Quantcast

«

»

Mar 25 2014

Epigenetics ain’t magic

I just got a notice of an Epigenetics Conference in Portland, Oregon. It made me cringe. It’s infuriating because epigenetics is actually a very important concept in development, but there’s this terrible misperception among the public that it’s a magical shortcut for evolution. I was also a bit primed for it by the mention of epigenetics on Larry Moran’s blog.

The Humanists of Greater Portland™ is supporting the 2014 Epigenetics Conference being held on Saturday 5 April 2014. Epigenetics is a relatively new field of science that looks at how the environment affects one’s genetic make up. In former times, it was thought that it took generations to change one’s genetic make up but studies now suggest it can happen over a matter of weeks or months. What one eats, their environment, their activities etc. all can alter ones genetic make up and this can greatly affect one’s health. Even the environment of the mother can affect the genetic make up of the baby in the womb.

No, it’s not new. Conrad Waddington coined the term “epigenetics” in the early 1940s. He was explaining how development is modulated by gene regulation, and that there is a multigenerational pattern of restriction of cell fates within a lineage…and that’s a concept that’s at least as old as Wilhelm Roux.

It’s broader than just environmental effects. We can talk about epigenetic modification within an embryo, as a consequence of a clocklike sequence of switches, for instance. It really is a well-known, long studied developmental process.

It does not change the “genetic makeup”. Epigenetics affects the expression of genes without modifying any sequence information. Thinking that it represents rapid evolutionary change is the major misconception that leads people to think the timing is somehow radical. It isn’t. A mutation changes the “genetic makeup” of a cell — for realz — in a fraction of a second. Get up and run a lap around the room, and you’ll get a rapid change in your physiological state in a fraction of a minute. Move from your flatland home to Denver (or vice versa) and you’ll get long term changes to the constitution of your blood in a matter of weeks. None of these represent a revolution in how we think about evolution.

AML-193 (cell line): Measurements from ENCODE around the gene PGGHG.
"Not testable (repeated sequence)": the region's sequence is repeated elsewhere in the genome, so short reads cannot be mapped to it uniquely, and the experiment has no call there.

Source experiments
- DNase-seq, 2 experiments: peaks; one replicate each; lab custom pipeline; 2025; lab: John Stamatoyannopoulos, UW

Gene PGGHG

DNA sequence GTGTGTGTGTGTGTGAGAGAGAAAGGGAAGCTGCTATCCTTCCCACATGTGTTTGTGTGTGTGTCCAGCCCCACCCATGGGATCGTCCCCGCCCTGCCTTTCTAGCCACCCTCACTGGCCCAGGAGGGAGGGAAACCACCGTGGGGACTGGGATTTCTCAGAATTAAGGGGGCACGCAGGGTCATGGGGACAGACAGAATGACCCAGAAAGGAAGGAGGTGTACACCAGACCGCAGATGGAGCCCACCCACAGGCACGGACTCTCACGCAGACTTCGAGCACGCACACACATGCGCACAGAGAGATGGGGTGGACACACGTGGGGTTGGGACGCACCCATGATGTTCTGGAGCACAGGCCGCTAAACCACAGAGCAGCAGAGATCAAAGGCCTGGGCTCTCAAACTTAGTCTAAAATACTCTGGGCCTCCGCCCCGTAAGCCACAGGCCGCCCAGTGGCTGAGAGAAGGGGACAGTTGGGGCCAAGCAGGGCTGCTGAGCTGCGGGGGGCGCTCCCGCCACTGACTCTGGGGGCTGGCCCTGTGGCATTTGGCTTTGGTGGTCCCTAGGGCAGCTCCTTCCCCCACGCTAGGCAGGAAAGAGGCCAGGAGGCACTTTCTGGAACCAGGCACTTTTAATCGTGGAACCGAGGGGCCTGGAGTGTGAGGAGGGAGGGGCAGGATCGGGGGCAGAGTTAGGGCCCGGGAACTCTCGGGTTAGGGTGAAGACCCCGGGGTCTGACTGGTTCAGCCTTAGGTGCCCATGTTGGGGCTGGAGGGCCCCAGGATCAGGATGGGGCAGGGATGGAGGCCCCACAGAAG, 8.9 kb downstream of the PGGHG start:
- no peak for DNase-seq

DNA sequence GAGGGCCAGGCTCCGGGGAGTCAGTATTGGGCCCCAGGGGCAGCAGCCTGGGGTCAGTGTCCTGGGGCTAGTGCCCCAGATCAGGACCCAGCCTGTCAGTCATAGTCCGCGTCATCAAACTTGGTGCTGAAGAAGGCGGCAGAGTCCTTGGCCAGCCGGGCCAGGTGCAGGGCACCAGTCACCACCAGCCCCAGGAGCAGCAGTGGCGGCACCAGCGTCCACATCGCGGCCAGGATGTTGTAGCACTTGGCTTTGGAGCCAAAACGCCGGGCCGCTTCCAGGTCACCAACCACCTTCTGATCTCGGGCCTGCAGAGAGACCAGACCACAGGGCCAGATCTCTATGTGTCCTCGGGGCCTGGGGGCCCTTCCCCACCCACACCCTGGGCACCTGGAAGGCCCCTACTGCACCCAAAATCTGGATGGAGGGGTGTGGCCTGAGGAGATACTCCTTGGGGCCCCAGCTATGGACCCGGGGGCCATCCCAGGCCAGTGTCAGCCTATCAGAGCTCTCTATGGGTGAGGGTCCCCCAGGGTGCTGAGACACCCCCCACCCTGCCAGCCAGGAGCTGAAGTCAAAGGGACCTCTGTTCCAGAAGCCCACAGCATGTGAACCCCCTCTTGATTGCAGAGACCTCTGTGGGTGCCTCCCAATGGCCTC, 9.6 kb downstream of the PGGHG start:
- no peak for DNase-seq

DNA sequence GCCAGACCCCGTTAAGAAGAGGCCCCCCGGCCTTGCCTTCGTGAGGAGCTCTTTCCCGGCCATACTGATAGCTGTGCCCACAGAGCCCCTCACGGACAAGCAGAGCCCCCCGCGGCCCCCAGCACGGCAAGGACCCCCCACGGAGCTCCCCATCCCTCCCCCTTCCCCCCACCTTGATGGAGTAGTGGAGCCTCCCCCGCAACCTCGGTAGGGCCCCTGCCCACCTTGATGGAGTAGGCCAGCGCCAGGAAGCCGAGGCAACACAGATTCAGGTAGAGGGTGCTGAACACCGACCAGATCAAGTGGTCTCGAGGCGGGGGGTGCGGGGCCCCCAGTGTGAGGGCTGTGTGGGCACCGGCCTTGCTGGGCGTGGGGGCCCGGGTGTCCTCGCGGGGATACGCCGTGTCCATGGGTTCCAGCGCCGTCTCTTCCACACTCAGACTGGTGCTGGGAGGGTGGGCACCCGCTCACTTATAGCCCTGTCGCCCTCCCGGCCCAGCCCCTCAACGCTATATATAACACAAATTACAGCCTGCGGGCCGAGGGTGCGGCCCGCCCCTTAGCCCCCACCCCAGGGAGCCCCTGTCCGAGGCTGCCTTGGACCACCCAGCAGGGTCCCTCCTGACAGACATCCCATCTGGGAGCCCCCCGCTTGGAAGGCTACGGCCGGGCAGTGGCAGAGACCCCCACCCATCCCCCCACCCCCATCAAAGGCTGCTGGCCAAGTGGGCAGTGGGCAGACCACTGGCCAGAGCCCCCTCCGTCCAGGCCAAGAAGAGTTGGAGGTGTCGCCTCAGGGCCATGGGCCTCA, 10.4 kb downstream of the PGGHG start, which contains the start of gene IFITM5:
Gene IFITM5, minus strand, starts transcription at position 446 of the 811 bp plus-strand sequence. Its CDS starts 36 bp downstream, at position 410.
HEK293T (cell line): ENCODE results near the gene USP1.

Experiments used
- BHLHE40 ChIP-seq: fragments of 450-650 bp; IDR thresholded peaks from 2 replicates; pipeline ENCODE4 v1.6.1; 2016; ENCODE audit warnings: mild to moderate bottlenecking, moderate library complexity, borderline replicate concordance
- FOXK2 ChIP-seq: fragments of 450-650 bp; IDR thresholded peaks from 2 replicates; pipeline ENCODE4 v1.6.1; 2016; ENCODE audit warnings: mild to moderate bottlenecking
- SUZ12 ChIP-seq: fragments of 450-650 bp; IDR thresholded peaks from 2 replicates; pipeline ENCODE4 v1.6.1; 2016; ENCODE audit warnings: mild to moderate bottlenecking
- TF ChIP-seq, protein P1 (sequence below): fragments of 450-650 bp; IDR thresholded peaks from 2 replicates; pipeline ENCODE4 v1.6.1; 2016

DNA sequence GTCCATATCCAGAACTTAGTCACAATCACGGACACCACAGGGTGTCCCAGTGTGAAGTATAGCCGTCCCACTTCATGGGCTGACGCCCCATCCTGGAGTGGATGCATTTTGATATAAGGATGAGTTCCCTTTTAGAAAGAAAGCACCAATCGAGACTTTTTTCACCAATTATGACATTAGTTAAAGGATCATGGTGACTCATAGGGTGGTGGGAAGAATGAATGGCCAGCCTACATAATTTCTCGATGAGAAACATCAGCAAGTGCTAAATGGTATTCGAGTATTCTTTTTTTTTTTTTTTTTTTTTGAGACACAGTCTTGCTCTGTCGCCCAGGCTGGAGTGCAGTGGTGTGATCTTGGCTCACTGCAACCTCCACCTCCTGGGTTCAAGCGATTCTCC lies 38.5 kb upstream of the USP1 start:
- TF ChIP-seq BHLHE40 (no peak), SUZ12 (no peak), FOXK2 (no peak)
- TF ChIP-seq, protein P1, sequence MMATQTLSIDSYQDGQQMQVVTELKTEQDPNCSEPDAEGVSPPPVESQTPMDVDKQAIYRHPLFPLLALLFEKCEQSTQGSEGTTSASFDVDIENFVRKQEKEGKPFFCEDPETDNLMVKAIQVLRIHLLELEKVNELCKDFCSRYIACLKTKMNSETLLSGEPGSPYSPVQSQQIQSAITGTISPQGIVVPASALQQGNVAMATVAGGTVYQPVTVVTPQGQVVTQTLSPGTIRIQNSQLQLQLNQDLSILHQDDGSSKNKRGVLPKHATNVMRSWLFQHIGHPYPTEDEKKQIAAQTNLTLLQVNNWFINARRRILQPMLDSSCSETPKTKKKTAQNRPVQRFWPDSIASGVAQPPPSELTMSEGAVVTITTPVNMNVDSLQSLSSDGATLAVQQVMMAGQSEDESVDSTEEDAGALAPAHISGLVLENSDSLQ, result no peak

You want to greatly affect your health, quickly? Don’t drink any water for a day. Or drink a couple of Big Gulps worth of sugar water. That’ll have about the same effect on evolution as epigenetic modulation.

Fortunately, it’s just the general blurb for the conference that set my teeth on edge. The descriptions of the presentations sound much more focused and of reasonable and appropriate scope. It should be informative. But please, pop culture summaries of epigenetics make PZ cry.


Some people are thinking I’m denying any role for epigenetics in evolution. No — it’s just not the role some less informed people think it is. What epigenetic modification does is broaden the range of phenotypes produced by a given genotype, allowing more genetic variation to persist in the population. That surely does have some effect on evolution, but it’s somewhat more indirect than the Lamarckian mode pop culture assigns to it.

It’s one thing that allows genetic assimilation to occur, for instance. But if you think people misunderstand epigenetics, just wait until you hear what they say about genetic assimilation.

If you’re still baffled, I wrote up an introduction to epigenetics a while back. I’ve also got a couple of examples of genetic assimilation.

31 comments

Skip to comment form

  1. 1
    microraptor

    I’ve met a few of these people before, I think (I’m pretty sure they’re from the same group).

    Really pathetic folks- they were busy talking about magic epigenetics and that awful What The Bleep movie (one of them claimed to have been involved in it), and it was obvious that none of them had even a high school understanding of any field of science: they were talking about new age crystal vibrations, and how heavy metal music was so destructive to you because the size of the sound molecules were so huge. I facepalmed so hard I almost gave myself a concussion at that point. If I’d had my iPod on me, I probably would have tried firing up some Motörhead.